When congressional leaders addressed the heads of eight major banks Wednesday to grill them on their role in creating the worst financial crisis since the Great Depression, they were looking at a table full of men.
In fact, of America's largest 500 publicly traded companies, only 13 are led by a female CEO, according to a report by USA Today.
Because it was men who dominated the financial industry before its monumental fall, some medical experts are looking to biology to learn more about how gender could be to blame -- as New York Times columnist Nicholas Kristof put it, "would we have been better off had it not been Lehman Brothers, if it had been Lehman Brothers and Sisters?"
John Coates, a researcher at Cambridge University, decided to find out by testing the saliva of 17 financial traders in eight days. He discovered that there could be a chemical connection between gender and financial decision-making.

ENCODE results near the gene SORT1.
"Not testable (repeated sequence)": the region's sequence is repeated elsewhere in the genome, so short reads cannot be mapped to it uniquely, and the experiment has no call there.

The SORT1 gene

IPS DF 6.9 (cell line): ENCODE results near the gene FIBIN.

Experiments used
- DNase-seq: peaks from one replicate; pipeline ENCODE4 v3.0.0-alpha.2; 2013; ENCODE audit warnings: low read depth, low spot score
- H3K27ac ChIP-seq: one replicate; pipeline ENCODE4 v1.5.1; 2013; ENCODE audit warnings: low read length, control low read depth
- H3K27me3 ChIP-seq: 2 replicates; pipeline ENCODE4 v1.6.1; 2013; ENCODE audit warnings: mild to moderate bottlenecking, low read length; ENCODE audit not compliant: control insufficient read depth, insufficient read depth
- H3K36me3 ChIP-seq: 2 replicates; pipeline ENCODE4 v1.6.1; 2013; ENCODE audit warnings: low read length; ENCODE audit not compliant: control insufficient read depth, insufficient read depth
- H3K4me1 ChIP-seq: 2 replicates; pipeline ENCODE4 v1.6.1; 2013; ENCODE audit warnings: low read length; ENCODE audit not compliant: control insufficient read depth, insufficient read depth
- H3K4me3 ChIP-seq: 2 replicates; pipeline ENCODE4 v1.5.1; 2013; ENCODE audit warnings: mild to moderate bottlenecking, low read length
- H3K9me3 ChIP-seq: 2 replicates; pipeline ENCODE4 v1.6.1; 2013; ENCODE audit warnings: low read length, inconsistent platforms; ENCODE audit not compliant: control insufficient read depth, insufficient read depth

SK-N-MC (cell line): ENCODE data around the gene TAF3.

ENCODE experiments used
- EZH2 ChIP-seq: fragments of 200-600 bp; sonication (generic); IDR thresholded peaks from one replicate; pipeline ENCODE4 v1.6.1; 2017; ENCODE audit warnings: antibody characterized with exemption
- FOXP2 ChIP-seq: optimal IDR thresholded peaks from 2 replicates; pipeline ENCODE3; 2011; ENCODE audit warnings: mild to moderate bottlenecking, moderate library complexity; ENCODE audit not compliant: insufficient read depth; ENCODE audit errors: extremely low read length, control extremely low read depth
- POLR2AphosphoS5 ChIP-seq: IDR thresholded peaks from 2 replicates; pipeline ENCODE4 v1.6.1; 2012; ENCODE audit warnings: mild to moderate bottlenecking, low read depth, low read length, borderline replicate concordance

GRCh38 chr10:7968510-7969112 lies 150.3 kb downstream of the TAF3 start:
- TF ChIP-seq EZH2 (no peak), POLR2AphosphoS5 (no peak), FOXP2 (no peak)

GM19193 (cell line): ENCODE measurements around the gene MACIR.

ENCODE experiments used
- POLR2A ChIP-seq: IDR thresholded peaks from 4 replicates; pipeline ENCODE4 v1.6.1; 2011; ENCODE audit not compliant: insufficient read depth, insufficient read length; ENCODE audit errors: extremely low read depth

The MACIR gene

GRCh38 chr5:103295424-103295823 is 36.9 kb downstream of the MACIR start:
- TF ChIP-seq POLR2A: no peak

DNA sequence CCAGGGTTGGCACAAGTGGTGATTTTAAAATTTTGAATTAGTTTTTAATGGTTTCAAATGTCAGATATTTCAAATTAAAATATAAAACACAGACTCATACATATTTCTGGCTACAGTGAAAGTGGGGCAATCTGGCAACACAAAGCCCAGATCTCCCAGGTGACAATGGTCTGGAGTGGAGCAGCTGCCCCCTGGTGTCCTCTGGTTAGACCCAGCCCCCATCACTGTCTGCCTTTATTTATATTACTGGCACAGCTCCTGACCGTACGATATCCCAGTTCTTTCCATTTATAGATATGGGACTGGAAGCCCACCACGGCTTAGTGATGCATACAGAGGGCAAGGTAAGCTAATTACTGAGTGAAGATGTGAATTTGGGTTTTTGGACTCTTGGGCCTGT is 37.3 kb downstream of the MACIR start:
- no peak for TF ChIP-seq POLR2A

"We found that testosterone was going up when these guys made a lot of money," Coates told "Good Morning America." "They are very short-term thinkers. They have very fast reactions and women seem to be better at putting together a larger picture."
Dr. Judy B. Rosener, of the University of California, Irvine, said that it is because a hormone called oxycocin causes women to react more cautiously and evaluate stress.
"That is the hormone that is secreted when women are pregnant and it is the kind of hormone that says 'let's make everything work together, let's get together,'" Rosener said.
USA Today, which annually examines the performance of major companies led by women, reported that in 2003 and in 2004 "female CEOs so out-performed men... that it looked like there might be something to that gender advantage, or at least something to the theory that the glass ceiling was so difficult to crack that the women who made it to the top were more talented than their male counterparts."
Rough financial years for women in 2005 and a desperate year for all in 2008 have tampered the theory of gender advantage, but many experts agree that a woman's impact in the office is generally an advantage.
Generally, a company with a collaboration of female and male leaders will outperform a company that relies on single-sex leadership, Rosener told USA Today.
"It's having the Lehman Brothers and Sisters out there and having that more diverse group means that you are not going to have a herd going over the cliff," Kristof told "GMA."